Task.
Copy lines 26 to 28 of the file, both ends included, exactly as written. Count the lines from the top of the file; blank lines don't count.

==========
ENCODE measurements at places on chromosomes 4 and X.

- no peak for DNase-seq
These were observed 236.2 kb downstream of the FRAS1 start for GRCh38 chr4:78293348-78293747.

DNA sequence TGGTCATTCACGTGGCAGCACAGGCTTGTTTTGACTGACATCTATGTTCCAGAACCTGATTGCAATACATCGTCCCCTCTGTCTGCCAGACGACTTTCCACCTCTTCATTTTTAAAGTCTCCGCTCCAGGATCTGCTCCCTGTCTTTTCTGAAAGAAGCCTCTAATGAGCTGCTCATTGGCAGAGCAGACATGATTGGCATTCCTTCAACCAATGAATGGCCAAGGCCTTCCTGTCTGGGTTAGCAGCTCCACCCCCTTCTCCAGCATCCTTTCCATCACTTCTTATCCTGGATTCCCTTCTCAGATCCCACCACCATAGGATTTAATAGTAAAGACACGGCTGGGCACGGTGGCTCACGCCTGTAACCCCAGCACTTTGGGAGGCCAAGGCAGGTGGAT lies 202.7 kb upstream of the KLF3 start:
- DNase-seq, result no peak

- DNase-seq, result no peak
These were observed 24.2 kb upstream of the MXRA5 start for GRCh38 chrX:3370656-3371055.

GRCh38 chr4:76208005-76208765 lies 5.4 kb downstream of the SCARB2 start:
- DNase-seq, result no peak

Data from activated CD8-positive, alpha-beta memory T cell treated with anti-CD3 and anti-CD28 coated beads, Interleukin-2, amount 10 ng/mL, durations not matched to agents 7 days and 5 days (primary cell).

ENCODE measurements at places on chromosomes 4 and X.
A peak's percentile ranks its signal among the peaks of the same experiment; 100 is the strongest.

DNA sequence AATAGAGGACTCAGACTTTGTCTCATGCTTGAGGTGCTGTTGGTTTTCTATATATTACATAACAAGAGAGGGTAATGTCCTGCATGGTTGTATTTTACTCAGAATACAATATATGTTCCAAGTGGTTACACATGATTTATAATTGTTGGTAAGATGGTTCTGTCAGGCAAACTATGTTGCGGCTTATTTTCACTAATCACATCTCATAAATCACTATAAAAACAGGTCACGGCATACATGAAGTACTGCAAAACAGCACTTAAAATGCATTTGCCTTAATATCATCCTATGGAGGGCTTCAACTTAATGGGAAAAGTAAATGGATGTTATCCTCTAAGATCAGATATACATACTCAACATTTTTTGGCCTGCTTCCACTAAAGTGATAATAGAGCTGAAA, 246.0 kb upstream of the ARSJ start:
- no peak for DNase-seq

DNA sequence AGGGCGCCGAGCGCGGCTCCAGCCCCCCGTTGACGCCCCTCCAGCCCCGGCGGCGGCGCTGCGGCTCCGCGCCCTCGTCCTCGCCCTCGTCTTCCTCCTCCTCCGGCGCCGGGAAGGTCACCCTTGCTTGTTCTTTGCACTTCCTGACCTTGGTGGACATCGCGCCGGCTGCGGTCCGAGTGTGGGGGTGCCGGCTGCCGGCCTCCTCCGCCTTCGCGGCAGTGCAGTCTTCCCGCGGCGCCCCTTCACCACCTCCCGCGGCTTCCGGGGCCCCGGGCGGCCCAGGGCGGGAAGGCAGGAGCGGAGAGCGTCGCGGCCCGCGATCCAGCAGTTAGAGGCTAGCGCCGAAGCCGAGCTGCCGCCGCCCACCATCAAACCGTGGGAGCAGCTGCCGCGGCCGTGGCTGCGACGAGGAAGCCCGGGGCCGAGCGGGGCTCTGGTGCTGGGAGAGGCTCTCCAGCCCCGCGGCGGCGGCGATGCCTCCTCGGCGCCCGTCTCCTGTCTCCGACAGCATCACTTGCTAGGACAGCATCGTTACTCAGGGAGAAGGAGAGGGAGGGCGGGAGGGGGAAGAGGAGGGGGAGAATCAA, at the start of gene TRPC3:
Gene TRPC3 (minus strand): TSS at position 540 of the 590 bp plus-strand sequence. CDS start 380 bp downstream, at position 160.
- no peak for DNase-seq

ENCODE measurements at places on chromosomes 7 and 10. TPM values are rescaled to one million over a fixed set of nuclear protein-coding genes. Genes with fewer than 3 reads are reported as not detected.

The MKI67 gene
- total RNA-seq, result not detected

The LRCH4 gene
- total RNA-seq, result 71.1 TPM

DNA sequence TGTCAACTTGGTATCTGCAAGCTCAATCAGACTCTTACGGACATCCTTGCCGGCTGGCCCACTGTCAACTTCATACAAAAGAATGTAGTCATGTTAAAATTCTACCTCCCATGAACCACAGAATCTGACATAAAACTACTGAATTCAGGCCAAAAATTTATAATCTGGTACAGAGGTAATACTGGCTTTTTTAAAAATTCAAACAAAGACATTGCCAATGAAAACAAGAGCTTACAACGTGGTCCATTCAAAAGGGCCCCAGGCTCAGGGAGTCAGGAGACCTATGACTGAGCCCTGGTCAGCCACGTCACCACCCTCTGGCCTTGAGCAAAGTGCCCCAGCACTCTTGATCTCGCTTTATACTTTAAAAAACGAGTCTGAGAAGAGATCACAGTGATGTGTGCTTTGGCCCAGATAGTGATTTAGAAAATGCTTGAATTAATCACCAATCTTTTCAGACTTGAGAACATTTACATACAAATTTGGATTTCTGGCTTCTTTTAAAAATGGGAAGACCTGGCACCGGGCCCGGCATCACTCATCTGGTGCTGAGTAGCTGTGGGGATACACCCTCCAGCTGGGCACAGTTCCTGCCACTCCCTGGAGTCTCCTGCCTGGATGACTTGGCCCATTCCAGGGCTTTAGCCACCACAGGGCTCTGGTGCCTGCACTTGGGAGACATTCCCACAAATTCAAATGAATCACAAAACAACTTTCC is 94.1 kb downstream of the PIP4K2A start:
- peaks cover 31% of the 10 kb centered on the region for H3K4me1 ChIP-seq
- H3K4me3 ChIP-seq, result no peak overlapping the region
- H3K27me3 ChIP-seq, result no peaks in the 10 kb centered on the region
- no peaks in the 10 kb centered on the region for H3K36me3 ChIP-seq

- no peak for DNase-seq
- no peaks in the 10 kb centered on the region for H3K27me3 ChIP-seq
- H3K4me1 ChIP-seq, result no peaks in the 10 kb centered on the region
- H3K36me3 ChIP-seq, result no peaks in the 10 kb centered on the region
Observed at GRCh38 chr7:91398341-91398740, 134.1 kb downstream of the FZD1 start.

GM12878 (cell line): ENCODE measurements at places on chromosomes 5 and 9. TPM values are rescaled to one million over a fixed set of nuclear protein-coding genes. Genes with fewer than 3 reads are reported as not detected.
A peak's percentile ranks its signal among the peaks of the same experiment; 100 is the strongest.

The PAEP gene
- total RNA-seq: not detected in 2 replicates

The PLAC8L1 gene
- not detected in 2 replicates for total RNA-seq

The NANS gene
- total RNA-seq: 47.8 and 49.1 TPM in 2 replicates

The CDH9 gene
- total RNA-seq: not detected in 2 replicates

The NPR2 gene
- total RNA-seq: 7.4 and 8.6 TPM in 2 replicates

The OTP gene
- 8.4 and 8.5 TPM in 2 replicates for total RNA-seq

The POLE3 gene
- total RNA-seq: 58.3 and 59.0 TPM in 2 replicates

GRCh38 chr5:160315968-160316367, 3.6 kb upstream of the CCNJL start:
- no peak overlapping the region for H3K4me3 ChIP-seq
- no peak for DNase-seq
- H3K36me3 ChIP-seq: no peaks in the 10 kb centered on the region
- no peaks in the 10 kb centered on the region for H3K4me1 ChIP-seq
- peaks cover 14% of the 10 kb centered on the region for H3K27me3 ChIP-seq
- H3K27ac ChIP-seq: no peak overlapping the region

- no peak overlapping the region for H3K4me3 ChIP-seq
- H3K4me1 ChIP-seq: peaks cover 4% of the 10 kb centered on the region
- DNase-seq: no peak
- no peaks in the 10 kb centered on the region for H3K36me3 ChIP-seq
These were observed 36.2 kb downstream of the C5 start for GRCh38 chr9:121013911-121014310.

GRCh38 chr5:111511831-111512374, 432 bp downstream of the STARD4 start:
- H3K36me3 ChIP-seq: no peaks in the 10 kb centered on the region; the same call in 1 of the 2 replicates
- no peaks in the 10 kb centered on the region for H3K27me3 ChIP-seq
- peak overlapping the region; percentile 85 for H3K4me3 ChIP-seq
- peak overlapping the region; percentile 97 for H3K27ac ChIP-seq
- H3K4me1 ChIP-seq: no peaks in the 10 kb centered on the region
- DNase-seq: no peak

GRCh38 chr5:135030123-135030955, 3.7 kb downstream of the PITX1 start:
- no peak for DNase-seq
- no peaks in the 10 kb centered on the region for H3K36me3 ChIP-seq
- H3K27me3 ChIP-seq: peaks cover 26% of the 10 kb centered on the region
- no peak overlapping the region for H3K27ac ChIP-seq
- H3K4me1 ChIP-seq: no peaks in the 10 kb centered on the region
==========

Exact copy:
- H3K27me3 ChIP-seq, result no peaks in the 10 kb centered on the region
- no peaks in the 10 kb centered on the region for H3K36me3 ChIP-seq

- no peak for DNase-seq